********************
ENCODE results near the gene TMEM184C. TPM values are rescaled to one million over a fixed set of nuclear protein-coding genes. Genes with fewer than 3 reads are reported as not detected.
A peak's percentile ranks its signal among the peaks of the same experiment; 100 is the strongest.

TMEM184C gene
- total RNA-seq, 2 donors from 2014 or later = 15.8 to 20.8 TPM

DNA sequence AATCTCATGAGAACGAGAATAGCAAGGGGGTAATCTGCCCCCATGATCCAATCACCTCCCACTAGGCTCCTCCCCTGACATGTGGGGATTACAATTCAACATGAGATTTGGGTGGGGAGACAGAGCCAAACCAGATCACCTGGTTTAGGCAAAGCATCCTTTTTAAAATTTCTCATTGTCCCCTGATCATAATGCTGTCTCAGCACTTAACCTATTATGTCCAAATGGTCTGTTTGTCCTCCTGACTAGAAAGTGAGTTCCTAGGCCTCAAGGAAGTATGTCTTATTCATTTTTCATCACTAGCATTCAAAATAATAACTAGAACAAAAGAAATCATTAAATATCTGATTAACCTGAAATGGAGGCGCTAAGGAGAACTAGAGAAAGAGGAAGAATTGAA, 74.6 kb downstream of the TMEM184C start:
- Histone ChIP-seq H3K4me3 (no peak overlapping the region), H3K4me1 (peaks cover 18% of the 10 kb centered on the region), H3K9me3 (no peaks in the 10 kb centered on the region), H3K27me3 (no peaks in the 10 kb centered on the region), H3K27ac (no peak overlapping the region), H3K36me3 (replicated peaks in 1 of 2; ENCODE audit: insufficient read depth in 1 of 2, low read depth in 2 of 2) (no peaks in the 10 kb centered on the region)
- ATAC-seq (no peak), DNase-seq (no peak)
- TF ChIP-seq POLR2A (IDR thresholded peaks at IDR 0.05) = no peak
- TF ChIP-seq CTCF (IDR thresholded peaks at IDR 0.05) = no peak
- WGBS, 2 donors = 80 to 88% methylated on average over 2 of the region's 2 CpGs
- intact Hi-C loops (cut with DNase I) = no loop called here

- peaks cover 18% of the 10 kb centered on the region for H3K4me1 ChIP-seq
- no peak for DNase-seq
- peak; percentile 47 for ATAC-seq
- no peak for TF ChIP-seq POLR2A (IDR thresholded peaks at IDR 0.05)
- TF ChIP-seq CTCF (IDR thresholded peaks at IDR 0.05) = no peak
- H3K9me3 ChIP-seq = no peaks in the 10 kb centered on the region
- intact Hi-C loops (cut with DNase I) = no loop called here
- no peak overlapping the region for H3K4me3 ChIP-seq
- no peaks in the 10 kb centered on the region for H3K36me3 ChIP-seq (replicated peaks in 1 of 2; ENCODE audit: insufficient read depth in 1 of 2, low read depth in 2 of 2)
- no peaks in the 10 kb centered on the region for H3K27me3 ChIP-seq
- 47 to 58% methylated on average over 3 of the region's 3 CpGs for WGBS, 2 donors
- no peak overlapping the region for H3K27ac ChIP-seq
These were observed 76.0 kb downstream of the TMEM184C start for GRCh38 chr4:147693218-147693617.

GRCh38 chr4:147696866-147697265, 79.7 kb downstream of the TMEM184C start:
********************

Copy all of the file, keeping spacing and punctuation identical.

ENCODE results near the gene TMEM184C. TPM values are rescaled to one million over a fixed set of nuclear protein-coding genes. Genes with fewer than 3 reads are reported as not detected.
A peak's percentile ranks its signal among the peaks of the same experiment; 100 is the strongest.

TMEM184C gene
- total RNA-seq, 2 donors from 2014 or later = 15.8 to 20.8 TPM

DNA sequence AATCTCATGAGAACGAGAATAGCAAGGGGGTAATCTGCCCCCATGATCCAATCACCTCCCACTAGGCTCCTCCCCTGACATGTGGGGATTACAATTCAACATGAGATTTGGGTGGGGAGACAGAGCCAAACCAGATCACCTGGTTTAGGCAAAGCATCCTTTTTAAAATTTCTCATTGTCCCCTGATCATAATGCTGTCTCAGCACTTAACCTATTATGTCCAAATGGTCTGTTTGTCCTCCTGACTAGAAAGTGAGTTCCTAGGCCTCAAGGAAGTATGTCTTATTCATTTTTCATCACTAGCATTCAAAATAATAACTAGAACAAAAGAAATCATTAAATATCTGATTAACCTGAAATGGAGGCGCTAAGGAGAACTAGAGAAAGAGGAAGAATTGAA, 74.6 kb downstream of the TMEM184C start:
- Histone ChIP-seq H3K4me3 (no peak overlapping the region), H3K4me1 (peaks cover 18% of the 10 kb centered on the region), H3K9me3 (no peaks in the 10 kb centered on the region), H3K27me3 (no peaks in the 10 kb centered on the region), H3K27ac (no peak overlapping the region), H3K36me3 (replicated peaks in 1 of 2; ENCODE audit: insufficient read depth in 1 of 2, low read depth in 2 of 2) (no peaks in the 10 kb centered on the region)
- ATAC-seq (no peak), DNase-seq (no peak)
- TF ChIP-seq POLR2A (IDR thresholded peaks at IDR 0.05) = no peak
- TF ChIP-seq CTCF (IDR thresholded peaks at IDR 0.05) = no peak
- WGBS, 2 donors = 80 to 88% methylated on average over 2 of the region's 2 CpGs
- intact Hi-C loops (cut with DNase I) = no loop called here

- peaks cover 18% of the 10 kb centered on the region for H3K4me1 ChIP-seq
- no peak for DNase-seq
- peak; percentile 47 for ATAC-seq
- no peak for TF ChIP-seq POLR2A (IDR thresholded peaks at IDR 0.05)
- TF ChIP-seq CTCF (IDR thresholded peaks at IDR 0.05) = no peak
- H3K9me3 ChIP-seq = no peaks in the 10 kb centered on the region
- intact Hi-C loops (cut with DNase I) = no loop called here
- no peak overlapping the region for H3K4me3 ChIP-seq
- no peaks in the 10 kb centered on the region for H3K36me3 ChIP-seq (replicated peaks in 1 of 2; ENCODE audit: insufficient read depth in 1 of 2, low read depth in 2 of 2)
- no peaks in the 10 kb centered on the region for H3K27me3 ChIP-seq
- 47 to 58% methylated on average over 3 of the region's 3 CpGs for WGBS, 2 donors
- no peak overlapping the region for H3K27ac ChIP-seq
These were observed 76.0 kb downstream of the TMEM184C start for GRCh38 chr4:147693218-147693617.

GRCh38 chr4:147696866-147697265, 79.7 kb downstream of the TMEM184C start: